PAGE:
It’s largely about sex. There’s only one story where the woman is the narrator. And there’s a lot of cheating done by the novel’s men, a lot of minimizing the feelings of their girlfriends.
But somehow, in spite of all that, the novel feels like it’s about real, true, deep love—from men to women. Men may make light of the women in their lives, but they are consumed by desire, by their love for those women.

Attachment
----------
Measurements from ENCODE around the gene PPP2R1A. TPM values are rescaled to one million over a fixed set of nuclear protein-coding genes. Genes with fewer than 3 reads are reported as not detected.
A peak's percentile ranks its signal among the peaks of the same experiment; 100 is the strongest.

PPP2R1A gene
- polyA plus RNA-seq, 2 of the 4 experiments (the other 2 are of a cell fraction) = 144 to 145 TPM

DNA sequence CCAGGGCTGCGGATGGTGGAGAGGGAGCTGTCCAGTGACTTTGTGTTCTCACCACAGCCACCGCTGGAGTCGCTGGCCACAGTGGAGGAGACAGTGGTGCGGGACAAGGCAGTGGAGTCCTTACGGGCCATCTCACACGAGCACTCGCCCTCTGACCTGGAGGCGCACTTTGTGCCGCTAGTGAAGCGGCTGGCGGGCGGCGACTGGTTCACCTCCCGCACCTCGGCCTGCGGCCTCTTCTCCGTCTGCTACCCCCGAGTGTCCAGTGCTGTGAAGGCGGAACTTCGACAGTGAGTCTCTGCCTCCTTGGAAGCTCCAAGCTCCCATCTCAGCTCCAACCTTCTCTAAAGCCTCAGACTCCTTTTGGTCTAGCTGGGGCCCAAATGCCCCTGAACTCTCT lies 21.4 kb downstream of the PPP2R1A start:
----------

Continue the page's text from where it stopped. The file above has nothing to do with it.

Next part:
It’s a set of short stories that where men hold women in awe, see them as marvelous, but also as real and human.
In the end, there is nothing more important than women in these stories. Nothing more important than the love men feel for women.
There aren’t very many men who can convincingly portray these sorts of emotions about women, who can offer an image of the power men’s love for women can hold over them. Faulkner could do it. Salman Rushdie does it. But no one does it quite like Junot Diaz